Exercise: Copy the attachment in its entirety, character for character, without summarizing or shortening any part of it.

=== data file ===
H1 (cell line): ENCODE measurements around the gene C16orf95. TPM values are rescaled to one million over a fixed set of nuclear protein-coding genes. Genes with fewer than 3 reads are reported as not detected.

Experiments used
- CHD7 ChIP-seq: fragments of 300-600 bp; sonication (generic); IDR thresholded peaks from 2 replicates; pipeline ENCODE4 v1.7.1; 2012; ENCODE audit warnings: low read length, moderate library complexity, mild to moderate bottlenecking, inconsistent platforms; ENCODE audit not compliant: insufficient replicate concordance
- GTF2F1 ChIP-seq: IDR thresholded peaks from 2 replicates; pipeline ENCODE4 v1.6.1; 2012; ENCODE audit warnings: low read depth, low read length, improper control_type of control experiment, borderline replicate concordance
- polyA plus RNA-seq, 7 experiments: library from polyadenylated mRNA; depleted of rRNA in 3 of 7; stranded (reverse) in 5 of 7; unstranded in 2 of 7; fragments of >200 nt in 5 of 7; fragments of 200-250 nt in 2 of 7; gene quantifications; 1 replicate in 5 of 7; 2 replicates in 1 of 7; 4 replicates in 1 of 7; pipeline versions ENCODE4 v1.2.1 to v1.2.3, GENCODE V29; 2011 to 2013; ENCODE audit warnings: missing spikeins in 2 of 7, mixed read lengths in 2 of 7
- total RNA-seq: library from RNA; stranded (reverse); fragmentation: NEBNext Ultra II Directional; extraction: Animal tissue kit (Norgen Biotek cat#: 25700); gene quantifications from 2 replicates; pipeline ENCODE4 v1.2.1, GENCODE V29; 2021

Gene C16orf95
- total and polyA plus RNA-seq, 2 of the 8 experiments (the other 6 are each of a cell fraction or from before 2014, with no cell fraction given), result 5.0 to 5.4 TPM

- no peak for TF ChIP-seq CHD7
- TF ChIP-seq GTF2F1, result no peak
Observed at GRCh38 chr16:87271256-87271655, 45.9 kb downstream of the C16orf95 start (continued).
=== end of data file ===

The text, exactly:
H1 (cell line): ENCODE measurements around the gene C16orf95. TPM values are rescaled to one million over a fixed set of nuclear protein-coding genes. Genes with fewer than 3 reads are reported as not detected.

Experiments used
- CHD7 ChIP-seq: fragments of 300-600 bp; sonication (generic); IDR thresholded peaks from 2 replicates; pipeline ENCODE4 v1.7.1; 2012; ENCODE audit warnings: low read length, moderate library complexity, mild to moderate bottlenecking, inconsistent platforms; ENCODE audit not compliant: insufficient replicate concordance
- GTF2F1 ChIP-seq: IDR thresholded peaks from 2 replicates; pipeline ENCODE4 v1.6.1; 2012; ENCODE audit warnings: low read depth, low read length, improper control_type of control experiment, borderline replicate concordance
- polyA plus RNA-seq, 7 experiments: library from polyadenylated mRNA; depleted of rRNA in 3 of 7; stranded (reverse) in 5 of 7; unstranded in 2 of 7; fragments of >200 nt in 5 of 7; fragments of 200-250 nt in 2 of 7; gene quantifications; 1 replicate in 5 of 7; 2 replicates in 1 of 7; 4 replicates in 1 of 7; pipeline versions ENCODE4 v1.2.1 to v1.2.3, GENCODE V29; 2011 to 2013; ENCODE audit warnings: missing spikeins in 2 of 7, mixed read lengths in 2 of 7
- total RNA-seq: library from RNA; stranded (reverse); fragmentation: NEBNext Ultra II Directional; extraction: Animal tissue kit (Norgen Biotek cat#: 25700); gene quantifications from 2 replicates; pipeline ENCODE4 v1.2.1, GENCODE V29; 2021

Gene C16orf95
- total and polyA plus RNA-seq, 2 of the 8 experiments (the other 6 are each of a cell fraction or from before 2014, with no cell fraction given), result 5.0 to 5.4 TPM

- no peak for TF ChIP-seq CHD7
- TF ChIP-seq GTF2F1, result no peak
Observed at GRCh38 chr16:87271256-87271655, 45.9 kb downstream of the C16orf95 start (continued).